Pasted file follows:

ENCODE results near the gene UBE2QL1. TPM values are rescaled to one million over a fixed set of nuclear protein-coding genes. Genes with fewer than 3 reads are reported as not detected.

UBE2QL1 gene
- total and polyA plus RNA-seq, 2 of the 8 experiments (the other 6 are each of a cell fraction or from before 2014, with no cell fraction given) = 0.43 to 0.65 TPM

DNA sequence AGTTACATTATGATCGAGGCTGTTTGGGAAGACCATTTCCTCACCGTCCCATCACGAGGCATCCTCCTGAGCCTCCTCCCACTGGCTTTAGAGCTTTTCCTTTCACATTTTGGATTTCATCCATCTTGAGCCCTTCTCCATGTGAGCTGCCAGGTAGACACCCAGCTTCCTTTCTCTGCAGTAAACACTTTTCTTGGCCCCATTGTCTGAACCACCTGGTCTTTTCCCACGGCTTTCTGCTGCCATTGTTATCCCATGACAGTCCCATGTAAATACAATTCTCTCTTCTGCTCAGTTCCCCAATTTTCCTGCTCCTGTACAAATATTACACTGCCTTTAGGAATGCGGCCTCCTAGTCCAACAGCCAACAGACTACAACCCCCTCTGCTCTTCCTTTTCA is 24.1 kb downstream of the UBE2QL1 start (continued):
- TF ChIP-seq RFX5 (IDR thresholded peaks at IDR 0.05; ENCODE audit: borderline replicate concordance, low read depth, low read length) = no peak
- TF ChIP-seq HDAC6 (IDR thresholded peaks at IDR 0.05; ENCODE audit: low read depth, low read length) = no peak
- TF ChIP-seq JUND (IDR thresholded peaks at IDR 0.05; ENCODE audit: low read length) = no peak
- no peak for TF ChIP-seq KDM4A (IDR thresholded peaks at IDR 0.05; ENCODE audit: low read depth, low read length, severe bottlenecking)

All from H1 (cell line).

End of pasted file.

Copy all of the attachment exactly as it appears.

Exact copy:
ENCODE results near the gene UBE2QL1. TPM values are rescaled to one million over a fixed set of nuclear protein-coding genes. Genes with fewer than 3 reads are reported as not detected.

UBE2QL1 gene
- total and polyA plus RNA-seq, 2 of the 8 experiments (the other 6 are each of a cell fraction or from before 2014, with no cell fraction given) = 0.43 to 0.65 TPM

DNA sequence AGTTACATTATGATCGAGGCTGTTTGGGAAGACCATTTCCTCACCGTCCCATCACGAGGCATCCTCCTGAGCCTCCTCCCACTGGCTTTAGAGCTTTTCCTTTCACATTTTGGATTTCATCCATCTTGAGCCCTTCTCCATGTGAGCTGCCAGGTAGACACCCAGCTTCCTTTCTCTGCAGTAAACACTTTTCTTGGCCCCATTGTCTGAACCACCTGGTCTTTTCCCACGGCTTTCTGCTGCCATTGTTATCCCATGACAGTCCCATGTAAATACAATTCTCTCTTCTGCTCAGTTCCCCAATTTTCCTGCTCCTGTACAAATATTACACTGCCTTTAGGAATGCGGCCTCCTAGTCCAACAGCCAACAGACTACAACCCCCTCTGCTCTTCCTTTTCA is 24.1 kb downstream of the UBE2QL1 start (continued):
- TF ChIP-seq RFX5 (IDR thresholded peaks at IDR 0.05; ENCODE audit: borderline replicate concordance, low read depth, low read length) = no peak
- TF ChIP-seq HDAC6 (IDR thresholded peaks at IDR 0.05; ENCODE audit: low read depth, low read length) = no peak
- TF ChIP-seq JUND (IDR thresholded peaks at IDR 0.05; ENCODE audit: low read length) = no peak
- no peak for TF ChIP-seq KDM4A (IDR thresholded peaks at IDR 0.05; ENCODE audit: low read depth, low read length, severe bottlenecking)

All from H1 (cell line).